Kimoto is one of my favorite styles of Sake brewing. It takes incredible skill to control the fermentation as they naturally develop lactic acid in a cold environment. It’s also labor intensive as poles are used to mix and grind the rice. The result is some of the most complex beverages in the world. Here are three of my favorites representing a broad range of the style. You can learn more about Kimoto via this excellent podcast from my friends Jim (a translator living in Yamaguchi) and Andy (brewer at Fukucho).
This special Kanagawa prefecture kimoto sake has a reserved and understated aroma, with light delicate flavors due to it being aged 2 years at the brewery. but don’t let the subtle mineral rich nose fool you as it hides a deep, robust, umami laden palate. I get some pear skin but mostly this is about the calf leather on the day long finish – a geek’s sake. It is delicious slightly warm, and perfect for enhancing rich flavors and cutting through oil, like say, pepperoni pizza.
Believing that good sake is made with good rice, Izumibashi is one of the few breweries in Japan that polish AND grow their own sake-rice with their own hands. The name Izumibashi comes from the Izumi river which irrigates their fields, and Hashi their family name.
From one of the few breweries actually in Tokyo, Ozawa Shuzo, since 1702 but recently they’ve really upped their game. This is done in the old school method. Fermented in a cedar barrel (kioke) and also kimoto style so they naturally fermented the lactic acid. It’s deceptively complex. Pours a beautiful yellow color. There’s no cedar aroma as the barrel has been used for decades instead the wood just helps regulate fermentation temperature and allows more oxygen into the ferment. The nose is a wonderful mix of sweet chestnuts. The finish evolves continuously taking us on a journey from nuts to more savory cured meats. Try it warm or in a double martini glass to really unlock the aromas.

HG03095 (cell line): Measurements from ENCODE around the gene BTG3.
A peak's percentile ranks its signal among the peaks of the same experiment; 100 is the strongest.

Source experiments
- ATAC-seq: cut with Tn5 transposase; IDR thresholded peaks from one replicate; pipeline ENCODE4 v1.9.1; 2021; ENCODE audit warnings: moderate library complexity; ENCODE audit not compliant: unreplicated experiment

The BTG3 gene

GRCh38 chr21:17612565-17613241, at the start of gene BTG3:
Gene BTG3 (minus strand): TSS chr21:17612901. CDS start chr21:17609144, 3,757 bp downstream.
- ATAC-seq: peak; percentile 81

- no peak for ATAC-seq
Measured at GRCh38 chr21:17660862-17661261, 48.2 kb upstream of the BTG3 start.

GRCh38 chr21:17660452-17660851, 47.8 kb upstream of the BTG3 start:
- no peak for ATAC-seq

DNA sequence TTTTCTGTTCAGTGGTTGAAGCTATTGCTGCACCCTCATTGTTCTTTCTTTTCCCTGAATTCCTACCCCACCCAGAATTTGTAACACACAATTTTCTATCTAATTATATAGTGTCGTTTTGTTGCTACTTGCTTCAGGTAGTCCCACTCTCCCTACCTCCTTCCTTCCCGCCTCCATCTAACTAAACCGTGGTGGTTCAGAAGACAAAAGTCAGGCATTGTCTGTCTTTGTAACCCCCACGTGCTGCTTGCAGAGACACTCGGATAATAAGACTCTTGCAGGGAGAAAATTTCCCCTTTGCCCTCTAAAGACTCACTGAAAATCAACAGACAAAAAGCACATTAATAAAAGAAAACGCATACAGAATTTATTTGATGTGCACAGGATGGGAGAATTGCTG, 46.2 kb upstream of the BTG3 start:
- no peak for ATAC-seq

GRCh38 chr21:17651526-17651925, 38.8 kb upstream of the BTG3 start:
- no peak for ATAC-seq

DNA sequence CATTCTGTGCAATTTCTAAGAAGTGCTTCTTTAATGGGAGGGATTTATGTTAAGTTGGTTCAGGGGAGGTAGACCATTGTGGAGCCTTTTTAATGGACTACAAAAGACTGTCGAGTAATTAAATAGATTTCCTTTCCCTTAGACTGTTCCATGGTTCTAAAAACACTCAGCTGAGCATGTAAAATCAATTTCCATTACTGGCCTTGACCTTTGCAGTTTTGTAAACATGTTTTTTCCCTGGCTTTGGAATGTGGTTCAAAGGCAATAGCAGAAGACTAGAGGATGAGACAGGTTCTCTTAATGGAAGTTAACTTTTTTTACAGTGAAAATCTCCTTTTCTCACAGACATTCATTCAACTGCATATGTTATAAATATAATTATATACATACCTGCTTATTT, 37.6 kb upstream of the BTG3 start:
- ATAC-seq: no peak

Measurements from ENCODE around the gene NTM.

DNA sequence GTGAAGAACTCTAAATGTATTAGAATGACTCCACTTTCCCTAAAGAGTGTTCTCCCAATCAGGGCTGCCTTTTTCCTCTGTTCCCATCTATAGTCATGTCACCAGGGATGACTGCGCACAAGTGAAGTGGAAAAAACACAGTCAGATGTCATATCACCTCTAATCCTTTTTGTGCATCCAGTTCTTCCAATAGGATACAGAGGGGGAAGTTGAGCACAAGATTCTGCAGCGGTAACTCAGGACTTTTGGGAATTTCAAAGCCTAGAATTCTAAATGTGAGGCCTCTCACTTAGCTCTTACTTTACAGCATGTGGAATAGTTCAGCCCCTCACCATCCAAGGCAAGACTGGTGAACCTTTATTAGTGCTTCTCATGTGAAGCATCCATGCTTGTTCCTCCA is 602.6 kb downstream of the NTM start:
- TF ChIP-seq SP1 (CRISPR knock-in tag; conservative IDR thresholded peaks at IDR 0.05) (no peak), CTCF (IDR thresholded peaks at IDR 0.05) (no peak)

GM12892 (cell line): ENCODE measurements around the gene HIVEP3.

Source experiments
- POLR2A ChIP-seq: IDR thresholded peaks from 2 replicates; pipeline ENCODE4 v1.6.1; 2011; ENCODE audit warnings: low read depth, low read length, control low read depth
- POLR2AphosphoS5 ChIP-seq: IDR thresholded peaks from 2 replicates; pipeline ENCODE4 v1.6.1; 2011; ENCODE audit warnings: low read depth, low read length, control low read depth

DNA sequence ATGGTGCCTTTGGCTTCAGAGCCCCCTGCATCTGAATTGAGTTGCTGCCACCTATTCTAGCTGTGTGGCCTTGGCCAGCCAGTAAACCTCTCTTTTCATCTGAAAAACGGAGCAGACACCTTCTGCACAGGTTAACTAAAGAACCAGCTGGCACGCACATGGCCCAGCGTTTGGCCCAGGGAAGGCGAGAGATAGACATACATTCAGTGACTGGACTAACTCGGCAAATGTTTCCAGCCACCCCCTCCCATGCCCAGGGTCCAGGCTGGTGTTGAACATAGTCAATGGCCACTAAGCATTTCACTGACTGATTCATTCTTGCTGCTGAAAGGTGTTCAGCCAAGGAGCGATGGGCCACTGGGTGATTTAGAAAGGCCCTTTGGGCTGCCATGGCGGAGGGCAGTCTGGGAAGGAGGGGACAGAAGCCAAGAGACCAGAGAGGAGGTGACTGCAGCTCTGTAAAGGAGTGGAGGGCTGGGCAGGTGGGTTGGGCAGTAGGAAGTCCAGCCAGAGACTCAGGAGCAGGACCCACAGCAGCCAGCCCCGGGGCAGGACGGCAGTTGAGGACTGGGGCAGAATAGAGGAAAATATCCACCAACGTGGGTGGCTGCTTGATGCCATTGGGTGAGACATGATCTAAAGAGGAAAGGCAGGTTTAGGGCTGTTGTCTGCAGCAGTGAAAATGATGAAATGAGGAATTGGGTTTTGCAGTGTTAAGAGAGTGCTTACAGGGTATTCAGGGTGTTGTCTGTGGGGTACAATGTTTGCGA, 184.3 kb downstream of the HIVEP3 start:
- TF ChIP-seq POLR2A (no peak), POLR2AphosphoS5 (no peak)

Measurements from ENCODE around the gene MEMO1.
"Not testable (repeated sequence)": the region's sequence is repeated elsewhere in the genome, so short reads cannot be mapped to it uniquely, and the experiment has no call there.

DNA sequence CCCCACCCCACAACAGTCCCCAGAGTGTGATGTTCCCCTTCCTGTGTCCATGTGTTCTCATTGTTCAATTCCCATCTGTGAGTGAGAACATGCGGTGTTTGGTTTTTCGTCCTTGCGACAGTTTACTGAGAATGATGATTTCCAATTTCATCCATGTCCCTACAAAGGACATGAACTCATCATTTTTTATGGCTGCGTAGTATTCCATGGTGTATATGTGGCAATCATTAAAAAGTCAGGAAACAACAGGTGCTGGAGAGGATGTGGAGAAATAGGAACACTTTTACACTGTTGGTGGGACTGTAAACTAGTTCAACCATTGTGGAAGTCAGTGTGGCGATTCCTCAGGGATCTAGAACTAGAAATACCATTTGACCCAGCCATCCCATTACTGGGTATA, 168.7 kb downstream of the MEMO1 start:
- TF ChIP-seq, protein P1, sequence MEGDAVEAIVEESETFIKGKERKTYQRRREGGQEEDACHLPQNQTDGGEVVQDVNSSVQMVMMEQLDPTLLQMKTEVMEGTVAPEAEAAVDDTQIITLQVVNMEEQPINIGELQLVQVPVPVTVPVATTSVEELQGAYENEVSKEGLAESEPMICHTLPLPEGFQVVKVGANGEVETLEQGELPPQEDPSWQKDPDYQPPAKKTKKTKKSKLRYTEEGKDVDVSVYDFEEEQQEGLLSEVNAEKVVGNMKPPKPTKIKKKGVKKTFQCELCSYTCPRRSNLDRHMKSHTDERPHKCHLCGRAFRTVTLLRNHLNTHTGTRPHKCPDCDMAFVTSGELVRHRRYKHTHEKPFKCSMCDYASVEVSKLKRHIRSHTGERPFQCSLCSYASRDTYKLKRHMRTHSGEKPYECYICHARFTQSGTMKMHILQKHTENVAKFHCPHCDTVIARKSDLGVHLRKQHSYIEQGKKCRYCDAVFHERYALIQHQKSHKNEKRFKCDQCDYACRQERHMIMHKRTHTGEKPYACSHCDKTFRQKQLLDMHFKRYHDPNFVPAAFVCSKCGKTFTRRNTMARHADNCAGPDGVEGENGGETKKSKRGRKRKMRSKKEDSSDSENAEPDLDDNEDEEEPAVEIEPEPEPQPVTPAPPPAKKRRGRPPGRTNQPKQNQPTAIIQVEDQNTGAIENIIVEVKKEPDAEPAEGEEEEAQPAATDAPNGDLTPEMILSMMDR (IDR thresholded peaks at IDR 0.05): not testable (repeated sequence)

Rumiko Moriki is the 4th generation of her family to own the brewery in Mie, and along with her husband Hideki, they are not only the Kuramoto (owners) of this tiny brewery, they also are the Toji (master brewers). Rumiko’s fame is in being the first female brewer in Japan, and there is even popular series of manga (illustrated novels) written about her life as a brewer.
It’s 90% polish which means only 10% of the rice has been removed. This leaves some of the lipids, oils and proteins still on the rice giving the finished sake wild aromas and flavors.
Pours clear and yellow. You’ll immediately notice the robust and savory nose featuring mushroom broth, lightly browned butter and fresh hemp. As you taste it, you’ll think someone is grating aged Parmesan into your mouth. Tasty! Perhaps some agave as well. The richness goes for days. So savory and wonderful. Pair this with a really rich steak and rich sauce.
If you had this last year, this is totally different. She’s back to making it via the older recipe and it’s fabulous again.